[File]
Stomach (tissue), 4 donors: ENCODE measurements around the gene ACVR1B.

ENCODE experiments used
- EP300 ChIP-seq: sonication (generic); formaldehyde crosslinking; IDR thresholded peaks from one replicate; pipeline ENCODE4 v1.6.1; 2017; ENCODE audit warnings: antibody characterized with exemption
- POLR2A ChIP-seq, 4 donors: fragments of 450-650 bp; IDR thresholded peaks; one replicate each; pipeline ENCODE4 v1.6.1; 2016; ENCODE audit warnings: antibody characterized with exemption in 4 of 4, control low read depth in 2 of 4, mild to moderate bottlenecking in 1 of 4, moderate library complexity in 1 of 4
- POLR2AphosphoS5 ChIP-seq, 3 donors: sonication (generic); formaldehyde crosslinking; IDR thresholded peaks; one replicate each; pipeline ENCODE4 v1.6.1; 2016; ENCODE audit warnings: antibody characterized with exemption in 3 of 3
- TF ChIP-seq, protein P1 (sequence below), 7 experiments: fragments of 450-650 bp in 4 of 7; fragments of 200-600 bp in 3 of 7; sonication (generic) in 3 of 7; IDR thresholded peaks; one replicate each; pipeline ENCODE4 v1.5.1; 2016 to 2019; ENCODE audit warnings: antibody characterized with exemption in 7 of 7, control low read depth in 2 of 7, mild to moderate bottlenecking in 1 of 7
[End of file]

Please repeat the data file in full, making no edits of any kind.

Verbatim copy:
Stomach (tissue), 4 donors: ENCODE measurements around the gene ACVR1B.

ENCODE experiments used
- EP300 ChIP-seq: sonication (generic); formaldehyde crosslinking; IDR thresholded peaks from one replicate; pipeline ENCODE4 v1.6.1; 2017; ENCODE audit warnings: antibody characterized with exemption
- POLR2A ChIP-seq, 4 donors: fragments of 450-650 bp; IDR thresholded peaks; one replicate each; pipeline ENCODE4 v1.6.1; 2016; ENCODE audit warnings: antibody characterized with exemption in 4 of 4, control low read depth in 2 of 4, mild to moderate bottlenecking in 1 of 4, moderate library complexity in 1 of 4
- POLR2AphosphoS5 ChIP-seq, 3 donors: sonication (generic); formaldehyde crosslinking; IDR thresholded peaks; one replicate each; pipeline ENCODE4 v1.6.1; 2016; ENCODE audit warnings: antibody characterized with exemption in 3 of 3
- TF ChIP-seq, protein P1 (sequence below), 7 experiments: fragments of 450-650 bp in 4 of 7; fragments of 200-600 bp in 3 of 7; sonication (generic) in 3 of 7; IDR thresholded peaks; one replicate each; pipeline ENCODE4 v1.5.1; 2016 to 2019; ENCODE audit warnings: antibody characterized with exemption in 7 of 7, control low read depth in 2 of 7, mild to moderate bottlenecking in 1 of 7